Is Ricardo fundamentally strong or weak? Find out More »


37 Comments on this Article show/hide all

Flackwell 10th Sep '15 18 of 37
1

In reply to purpleski, post #16

Purpleski - My comment wasn't directed to you per se as a similar sentiment was expressed by the board's author which I must say took me by surprise

As to your question - I'm not sure that I have the answer but the central belief I hold true to, is that work should pay - if this has to be achieved partly through subsidy then I would accept it.

A friend of mine I believe has the simplest solution to the benefits problem - one which would save on enormous tiers of bureaucracy and that is to give everybody the same tax free flat rate sum each year.

Then if they decided to sit at home (or could not find work for example) then they would have to manage on this .

Alternatively any money earned over and above this is taxed - the beauty being that those who work receive more than those on benefits

As a solution its the best I've heard

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Ramridge 10th Sep '15 19 of 37

In reply to Paul Scott, post #9

I am going to really confuse you. Maybe the wires in your brain didn't get crossed and you typed 21.4p instead of 41.2p, maybe you picked up the number just above the eps forecast of 41.2p in the StockReport by mistake which happens to be net profit forecast of 21.4. :-)

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smythw 10th Sep '15 20 of 37
2

In reply to Flackwell, post #18

Flackwell, I'm not sure I understood you correctly regarding the benefits payments.

Did you mean that the best idea you'd ever heard of was to give everyone in the country a fixed tax free benefits payment each year? Did you think how much this payment would cost(individually and as a cost to the country)?

To make it affordable, any fixed and universal benefits payment would need to be so low as to be of no use. So we would end up with a significant number of the population homeless and unable to buy food or clothes.

Given we're in a world-wide market place, I'd argue that as individuals and as a country, we need to sharpen up. Giving everyone hand-outs only makes us lazy and less competitive, globally. What we need to do is figure out a way to have people(and the country) become more self-sufficient, not work out a way to spend more money we don't have.

Regarding minimum wage, like purpleski, I used to be dead against it as I thought it was up to a business how it runs it's affairs. If people want better pay, let them move jobs, or retrain.....but I hadn't thought about how rampant government subsidy was, via the benefits system.

Any company requiring routine long-term subsidy does not deserve to be in business. It's quite scandalous that those on low earnings are indirectly funding dividend payments and millionaire director pay-packages. Not to mention that the debt that is funding this cycle is being passed down to our children.

If I need to pay an extra 20p for a box of eggs so that Tesco can pay it's staff enough to live on, then so be it. If Tesco's business model only works when it is underpinned by government help, then they need to make room for a company with a better business model.

Paul, thanks so much for your reports. When I resubscribe to this site later on this year, my decision to do so will be in part due to reading your informative blog. I hope Ed's giving you a kickback! :-)

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Flackwell 10th Sep '15 21 of 37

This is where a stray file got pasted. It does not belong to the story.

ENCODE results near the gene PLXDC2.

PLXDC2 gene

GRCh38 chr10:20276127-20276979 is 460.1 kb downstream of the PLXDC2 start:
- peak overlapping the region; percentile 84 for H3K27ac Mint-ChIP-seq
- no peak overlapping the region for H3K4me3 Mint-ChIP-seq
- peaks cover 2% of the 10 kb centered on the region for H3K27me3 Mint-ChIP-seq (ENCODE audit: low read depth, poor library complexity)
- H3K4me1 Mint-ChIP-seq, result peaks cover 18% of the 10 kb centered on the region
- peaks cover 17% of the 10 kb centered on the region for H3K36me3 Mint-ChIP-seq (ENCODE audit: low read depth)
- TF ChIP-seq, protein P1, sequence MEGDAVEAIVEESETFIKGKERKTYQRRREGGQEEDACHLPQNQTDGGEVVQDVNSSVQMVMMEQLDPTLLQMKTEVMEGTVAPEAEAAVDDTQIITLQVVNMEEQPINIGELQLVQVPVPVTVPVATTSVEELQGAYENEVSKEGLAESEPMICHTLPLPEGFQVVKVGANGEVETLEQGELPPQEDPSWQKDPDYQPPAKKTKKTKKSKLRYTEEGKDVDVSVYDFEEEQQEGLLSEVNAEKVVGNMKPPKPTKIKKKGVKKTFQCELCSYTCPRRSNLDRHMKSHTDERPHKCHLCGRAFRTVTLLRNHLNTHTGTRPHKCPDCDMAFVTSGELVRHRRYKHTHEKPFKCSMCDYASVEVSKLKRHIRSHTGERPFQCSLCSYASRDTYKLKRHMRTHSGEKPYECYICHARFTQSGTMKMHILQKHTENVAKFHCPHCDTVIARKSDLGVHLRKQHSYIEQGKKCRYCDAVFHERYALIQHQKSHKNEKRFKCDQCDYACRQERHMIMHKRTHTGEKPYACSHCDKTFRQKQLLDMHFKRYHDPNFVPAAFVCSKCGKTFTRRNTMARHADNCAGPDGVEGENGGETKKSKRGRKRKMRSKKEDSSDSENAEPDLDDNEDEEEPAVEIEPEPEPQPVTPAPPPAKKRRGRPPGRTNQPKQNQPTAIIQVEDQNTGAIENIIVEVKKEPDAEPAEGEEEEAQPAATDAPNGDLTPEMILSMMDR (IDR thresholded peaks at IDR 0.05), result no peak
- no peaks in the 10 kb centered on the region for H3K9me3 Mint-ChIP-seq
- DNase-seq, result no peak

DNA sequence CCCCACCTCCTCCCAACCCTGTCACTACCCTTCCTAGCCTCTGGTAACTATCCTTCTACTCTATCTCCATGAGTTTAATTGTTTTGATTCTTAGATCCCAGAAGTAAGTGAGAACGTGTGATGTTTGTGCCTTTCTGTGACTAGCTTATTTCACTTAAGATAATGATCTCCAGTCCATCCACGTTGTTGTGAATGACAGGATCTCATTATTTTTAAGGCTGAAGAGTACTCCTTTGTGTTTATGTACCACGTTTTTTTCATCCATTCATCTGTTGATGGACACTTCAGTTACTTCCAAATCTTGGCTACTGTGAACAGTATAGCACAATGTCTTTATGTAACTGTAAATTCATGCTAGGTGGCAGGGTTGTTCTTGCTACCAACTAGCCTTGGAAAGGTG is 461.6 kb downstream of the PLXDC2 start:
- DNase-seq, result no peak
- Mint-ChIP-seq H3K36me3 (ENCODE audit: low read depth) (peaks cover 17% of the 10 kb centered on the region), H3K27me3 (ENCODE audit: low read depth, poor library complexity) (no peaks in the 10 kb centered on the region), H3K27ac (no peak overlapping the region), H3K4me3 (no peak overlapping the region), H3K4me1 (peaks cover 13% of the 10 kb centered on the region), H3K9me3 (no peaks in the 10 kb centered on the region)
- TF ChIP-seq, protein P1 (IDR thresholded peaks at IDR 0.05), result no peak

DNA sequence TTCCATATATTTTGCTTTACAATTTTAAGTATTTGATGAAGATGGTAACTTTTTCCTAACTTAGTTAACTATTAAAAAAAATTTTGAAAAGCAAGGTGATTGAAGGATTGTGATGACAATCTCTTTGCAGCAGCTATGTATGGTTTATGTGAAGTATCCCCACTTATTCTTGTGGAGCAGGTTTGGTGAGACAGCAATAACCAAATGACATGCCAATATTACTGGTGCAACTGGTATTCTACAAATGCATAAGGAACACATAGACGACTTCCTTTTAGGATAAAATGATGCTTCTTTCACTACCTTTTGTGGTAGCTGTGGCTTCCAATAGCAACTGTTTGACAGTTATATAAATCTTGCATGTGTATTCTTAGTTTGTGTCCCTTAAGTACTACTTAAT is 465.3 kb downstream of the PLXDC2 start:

In reply to smythw, post #20

Smythw - the NET cost would be lower

It would eliminate all of the duplicated administration that currently takes place and in itself be funded by all the taxes we currently raise

It would minimise fraud as every recipient would also need to file a tax return, thereby becoming fully visible to the state.

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Catstycam 10th Sep '15 22 of 37
5

One of todays main topics seems to be the minimum wage or soon to be "living wage". Everyone should be in a position where they do not need to receive benefits, apart from in the hardest of cases. Any pay rise should directly help them and not be taken away with one hand what has been given by another. I hear the same story now from employers about how they will not be able to afford the "living wage" and consequently they will have to reduce staffing levels and/or make cut backs elsewhere as I did when the minimum wage was introduced. Would those who are in the position of setting wages like to try and live on £6.50 hr?, have they any idea or interest in what that is like?. Do not those on the minimum wage, who work just as hard, and help make the companies profits and help to finance the huge wages of those at the top not deserve more than having to struggle to get by?. Seems one rule for one and another for others to me. It is a disgrace for companies to winge at having to pay more. Surely the employees should be viewed as the most valuable asset and not inferred the most expensive liability!. Rant (not intended) over.

On other matters - thanks Paul for the hard work you do every day and the time you put in bringing to our attention things which we could easily overlook in companies reports. It is all too easy to read what we want to and not what we need to. I know you take a lot of flack. One of the main dangers we have is getting emotionally attached and become blinkered. Yesterdays report on MONI is a classic example. I know there are many who would be up in arms about the views you expressed. You have saved many investors a lot of money by either NOT investing in a share or selling out, and then again helping to make money by buying in!. I do my own research but value your views as an additional tool.

Regards

Catsty

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Paul Scott 10th Sep '15 23 of 37
3

In reply to Flackwell, post #11

Flackwell said;

"I'm surprised at some of the comments on here

Auto-enrolment has been around since 2012 !!!!

This started with the larger companies - which are exactly those that readers of these boards are supposedly following - it's introduction has not only been staggered by size of employer, but also the contribution rates are being phased in."